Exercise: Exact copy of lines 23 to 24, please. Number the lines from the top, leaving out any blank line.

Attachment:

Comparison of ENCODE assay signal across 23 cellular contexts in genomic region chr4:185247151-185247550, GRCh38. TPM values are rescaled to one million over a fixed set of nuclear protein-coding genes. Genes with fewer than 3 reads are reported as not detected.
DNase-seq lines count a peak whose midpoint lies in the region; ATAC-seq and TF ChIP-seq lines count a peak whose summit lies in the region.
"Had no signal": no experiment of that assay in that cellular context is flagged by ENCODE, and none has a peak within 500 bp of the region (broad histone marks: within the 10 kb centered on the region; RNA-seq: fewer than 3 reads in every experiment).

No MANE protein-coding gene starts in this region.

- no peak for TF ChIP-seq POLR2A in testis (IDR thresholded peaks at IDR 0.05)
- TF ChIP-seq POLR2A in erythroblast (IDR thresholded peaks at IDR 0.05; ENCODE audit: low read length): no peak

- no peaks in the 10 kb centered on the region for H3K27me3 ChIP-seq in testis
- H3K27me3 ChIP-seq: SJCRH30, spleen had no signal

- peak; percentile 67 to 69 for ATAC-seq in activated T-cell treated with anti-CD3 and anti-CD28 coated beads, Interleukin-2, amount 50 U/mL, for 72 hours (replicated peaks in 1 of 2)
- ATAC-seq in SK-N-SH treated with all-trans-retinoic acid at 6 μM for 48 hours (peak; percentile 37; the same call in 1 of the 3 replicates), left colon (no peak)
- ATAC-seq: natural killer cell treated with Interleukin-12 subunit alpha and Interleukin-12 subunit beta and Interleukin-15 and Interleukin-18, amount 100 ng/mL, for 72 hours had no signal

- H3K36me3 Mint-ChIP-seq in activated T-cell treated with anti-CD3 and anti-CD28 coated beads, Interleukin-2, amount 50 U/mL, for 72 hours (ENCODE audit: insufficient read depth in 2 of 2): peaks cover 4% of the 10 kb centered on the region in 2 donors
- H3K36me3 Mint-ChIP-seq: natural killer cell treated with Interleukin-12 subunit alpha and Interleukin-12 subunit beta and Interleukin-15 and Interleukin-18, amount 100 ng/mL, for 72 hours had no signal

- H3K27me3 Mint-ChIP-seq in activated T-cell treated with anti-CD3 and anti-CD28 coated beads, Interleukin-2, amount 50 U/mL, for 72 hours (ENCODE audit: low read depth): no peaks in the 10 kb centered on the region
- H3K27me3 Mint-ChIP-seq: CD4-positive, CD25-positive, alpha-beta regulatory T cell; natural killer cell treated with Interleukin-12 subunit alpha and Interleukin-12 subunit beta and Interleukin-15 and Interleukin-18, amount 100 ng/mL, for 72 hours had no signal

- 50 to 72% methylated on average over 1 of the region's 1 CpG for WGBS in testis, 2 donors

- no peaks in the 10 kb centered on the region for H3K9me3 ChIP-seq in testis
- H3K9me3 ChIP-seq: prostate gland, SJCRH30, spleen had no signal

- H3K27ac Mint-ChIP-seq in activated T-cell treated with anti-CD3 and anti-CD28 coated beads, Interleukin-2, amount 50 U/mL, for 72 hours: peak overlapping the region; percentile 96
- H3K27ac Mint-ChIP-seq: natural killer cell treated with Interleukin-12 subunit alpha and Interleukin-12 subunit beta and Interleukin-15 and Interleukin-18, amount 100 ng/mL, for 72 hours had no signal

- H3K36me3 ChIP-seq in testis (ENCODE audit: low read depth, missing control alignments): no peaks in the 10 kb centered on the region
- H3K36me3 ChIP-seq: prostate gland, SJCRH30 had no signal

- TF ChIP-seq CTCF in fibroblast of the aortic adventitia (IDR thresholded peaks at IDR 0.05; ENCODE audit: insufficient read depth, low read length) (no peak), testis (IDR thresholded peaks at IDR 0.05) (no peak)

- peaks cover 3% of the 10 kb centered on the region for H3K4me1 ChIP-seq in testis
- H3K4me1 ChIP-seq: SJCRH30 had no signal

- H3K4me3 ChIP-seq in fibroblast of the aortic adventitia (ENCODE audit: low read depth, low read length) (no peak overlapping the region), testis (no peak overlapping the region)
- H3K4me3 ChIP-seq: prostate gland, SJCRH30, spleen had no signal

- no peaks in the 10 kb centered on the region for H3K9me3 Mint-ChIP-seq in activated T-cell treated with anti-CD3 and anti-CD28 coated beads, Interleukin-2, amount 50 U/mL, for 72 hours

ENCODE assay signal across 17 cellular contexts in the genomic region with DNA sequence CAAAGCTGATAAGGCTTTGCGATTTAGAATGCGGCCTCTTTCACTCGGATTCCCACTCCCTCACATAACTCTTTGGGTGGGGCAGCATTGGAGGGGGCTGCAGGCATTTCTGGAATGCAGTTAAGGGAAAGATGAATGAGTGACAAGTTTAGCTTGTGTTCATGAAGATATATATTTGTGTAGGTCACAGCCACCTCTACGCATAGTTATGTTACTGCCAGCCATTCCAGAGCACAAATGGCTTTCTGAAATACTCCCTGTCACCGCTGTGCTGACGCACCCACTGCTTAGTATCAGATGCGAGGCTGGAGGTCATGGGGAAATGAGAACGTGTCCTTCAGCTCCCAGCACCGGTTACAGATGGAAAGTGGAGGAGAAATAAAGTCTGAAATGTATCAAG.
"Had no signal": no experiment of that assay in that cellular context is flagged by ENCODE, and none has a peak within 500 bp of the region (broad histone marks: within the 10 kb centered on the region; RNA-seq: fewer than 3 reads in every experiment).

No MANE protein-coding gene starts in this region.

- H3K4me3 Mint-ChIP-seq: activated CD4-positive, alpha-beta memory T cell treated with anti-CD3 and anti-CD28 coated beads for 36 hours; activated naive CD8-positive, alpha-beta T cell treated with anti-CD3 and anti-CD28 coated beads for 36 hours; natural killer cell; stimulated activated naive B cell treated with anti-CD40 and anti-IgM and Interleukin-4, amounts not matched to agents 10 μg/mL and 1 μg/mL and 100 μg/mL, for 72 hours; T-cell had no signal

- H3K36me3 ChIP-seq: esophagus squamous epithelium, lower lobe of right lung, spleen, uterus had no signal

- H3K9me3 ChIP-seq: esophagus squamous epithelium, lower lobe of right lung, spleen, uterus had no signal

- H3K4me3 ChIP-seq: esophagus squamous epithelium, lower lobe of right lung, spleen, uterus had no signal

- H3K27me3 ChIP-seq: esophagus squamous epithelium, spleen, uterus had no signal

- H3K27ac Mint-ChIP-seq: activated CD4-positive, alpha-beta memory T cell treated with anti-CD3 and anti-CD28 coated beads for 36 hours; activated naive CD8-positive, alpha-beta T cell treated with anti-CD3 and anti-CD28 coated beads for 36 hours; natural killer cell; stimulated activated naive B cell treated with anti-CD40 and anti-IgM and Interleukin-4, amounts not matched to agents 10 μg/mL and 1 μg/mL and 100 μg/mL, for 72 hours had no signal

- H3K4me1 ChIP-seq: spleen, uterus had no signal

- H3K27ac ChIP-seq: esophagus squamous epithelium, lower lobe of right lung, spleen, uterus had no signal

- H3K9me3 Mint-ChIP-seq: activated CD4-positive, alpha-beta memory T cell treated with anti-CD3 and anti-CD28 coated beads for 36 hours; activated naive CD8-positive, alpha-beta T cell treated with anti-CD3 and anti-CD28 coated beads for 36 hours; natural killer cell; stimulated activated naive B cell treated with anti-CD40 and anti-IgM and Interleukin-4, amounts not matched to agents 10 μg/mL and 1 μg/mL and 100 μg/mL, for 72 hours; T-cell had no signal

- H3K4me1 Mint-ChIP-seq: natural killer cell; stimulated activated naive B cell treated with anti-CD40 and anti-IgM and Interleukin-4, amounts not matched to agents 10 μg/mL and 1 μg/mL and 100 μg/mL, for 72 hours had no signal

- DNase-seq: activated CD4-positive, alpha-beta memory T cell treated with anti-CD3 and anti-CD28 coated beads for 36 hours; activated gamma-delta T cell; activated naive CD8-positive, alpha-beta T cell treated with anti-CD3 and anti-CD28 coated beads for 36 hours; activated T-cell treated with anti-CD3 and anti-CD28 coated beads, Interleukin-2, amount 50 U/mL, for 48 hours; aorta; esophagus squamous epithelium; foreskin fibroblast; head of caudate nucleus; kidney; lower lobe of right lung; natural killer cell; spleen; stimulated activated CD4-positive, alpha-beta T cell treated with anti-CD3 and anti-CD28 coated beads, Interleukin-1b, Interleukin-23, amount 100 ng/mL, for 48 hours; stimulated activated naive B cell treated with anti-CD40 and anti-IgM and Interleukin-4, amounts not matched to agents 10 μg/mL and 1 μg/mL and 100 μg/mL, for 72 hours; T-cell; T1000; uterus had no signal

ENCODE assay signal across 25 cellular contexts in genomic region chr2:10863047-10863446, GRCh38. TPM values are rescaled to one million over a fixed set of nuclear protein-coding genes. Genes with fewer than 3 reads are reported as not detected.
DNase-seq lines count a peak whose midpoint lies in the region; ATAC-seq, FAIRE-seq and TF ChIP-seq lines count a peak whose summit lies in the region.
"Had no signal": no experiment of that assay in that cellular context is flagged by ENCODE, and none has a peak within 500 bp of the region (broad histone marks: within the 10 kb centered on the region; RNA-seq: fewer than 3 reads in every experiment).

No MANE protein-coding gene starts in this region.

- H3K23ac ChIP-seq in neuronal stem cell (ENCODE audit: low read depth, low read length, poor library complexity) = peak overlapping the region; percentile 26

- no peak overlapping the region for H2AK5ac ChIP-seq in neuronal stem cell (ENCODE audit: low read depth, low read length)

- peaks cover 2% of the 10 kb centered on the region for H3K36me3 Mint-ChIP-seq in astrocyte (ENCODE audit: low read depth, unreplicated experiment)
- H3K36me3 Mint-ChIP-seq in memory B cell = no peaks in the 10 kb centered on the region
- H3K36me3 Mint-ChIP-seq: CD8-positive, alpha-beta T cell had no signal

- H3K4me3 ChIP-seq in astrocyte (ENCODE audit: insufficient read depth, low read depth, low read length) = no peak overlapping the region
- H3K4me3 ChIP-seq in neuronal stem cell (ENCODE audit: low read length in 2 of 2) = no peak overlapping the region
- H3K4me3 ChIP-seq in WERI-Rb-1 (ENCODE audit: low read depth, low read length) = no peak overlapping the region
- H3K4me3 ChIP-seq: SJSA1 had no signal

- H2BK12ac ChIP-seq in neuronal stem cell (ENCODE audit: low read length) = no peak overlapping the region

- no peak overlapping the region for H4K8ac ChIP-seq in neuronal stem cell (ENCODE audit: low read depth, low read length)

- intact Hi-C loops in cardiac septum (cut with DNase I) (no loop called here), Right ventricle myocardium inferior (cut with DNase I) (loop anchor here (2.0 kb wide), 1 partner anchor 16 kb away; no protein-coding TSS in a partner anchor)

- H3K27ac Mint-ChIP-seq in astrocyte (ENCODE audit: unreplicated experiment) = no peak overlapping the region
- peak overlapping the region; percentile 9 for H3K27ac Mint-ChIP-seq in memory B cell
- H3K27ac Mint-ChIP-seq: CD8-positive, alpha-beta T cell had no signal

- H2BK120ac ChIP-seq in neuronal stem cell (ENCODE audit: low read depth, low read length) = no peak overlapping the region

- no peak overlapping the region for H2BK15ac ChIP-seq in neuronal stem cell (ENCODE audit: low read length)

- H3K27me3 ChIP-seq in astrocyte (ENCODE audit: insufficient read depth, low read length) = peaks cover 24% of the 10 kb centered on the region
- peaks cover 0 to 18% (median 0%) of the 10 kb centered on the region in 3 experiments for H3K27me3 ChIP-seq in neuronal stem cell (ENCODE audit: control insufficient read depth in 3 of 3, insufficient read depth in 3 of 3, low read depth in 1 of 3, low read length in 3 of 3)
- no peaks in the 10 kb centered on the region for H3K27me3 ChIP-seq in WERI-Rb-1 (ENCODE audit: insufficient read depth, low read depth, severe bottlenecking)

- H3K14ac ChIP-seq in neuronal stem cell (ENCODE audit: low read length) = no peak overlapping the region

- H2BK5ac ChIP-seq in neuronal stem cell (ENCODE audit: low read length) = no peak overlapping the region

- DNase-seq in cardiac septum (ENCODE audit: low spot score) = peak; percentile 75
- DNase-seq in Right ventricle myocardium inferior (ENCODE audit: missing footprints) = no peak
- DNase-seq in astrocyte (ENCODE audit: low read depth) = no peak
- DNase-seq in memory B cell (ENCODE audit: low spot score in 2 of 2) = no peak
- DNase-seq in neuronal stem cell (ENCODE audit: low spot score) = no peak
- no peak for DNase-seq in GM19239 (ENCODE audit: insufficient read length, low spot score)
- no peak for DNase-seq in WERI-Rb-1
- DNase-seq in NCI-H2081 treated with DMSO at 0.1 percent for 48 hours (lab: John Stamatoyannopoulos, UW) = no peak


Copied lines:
- TF ChIP-seq CTCF in fibroblast of the aortic adventitia (IDR thresholded peaks at IDR 0.05; ENCODE audit: insufficient read depth, low read length) (no peak), testis (IDR thresholded peaks at IDR 0.05) (no peak)

- peaks cover 3% of the 10 kb centered on the region for H3K4me1 ChIP-seq in testis